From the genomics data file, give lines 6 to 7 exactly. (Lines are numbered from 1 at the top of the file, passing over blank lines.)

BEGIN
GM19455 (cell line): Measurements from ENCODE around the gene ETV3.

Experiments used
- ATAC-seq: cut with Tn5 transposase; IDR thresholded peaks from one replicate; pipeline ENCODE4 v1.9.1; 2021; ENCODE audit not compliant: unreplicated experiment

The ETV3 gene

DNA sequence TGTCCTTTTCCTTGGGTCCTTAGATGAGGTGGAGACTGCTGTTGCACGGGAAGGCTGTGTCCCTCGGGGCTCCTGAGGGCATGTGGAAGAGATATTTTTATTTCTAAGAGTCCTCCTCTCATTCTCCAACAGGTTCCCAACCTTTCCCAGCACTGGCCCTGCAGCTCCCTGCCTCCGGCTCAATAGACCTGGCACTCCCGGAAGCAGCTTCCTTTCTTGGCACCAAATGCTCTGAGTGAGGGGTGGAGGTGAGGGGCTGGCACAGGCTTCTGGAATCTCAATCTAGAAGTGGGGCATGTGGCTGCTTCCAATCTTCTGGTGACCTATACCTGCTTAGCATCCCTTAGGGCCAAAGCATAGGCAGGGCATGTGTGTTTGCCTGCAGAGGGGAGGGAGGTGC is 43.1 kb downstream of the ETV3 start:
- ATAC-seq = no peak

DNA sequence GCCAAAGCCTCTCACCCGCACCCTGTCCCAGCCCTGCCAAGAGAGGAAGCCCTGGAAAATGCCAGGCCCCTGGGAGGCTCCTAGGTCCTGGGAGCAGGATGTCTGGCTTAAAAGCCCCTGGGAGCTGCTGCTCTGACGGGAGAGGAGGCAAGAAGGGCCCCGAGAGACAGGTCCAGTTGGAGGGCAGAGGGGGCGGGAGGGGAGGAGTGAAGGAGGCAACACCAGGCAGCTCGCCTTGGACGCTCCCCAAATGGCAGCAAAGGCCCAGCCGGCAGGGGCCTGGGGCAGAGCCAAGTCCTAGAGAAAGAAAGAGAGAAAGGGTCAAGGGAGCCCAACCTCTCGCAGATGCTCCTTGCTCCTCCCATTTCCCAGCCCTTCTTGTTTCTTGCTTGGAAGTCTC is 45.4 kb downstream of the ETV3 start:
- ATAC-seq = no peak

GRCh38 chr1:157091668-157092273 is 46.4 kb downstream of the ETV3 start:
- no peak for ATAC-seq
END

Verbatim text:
- ATAC-seq = no peak

DNA sequence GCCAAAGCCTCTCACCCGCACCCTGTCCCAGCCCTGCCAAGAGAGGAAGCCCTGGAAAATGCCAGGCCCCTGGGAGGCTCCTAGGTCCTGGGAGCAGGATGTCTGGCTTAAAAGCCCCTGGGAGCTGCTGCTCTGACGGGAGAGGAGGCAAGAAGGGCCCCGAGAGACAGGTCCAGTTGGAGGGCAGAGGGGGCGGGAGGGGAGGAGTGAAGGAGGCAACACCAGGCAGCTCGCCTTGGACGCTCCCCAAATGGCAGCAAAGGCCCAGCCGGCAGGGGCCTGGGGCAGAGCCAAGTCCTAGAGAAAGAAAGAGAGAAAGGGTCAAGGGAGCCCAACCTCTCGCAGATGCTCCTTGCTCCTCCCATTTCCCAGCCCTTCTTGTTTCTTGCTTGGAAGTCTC is 45.4 kb downstream of the ETV3 start: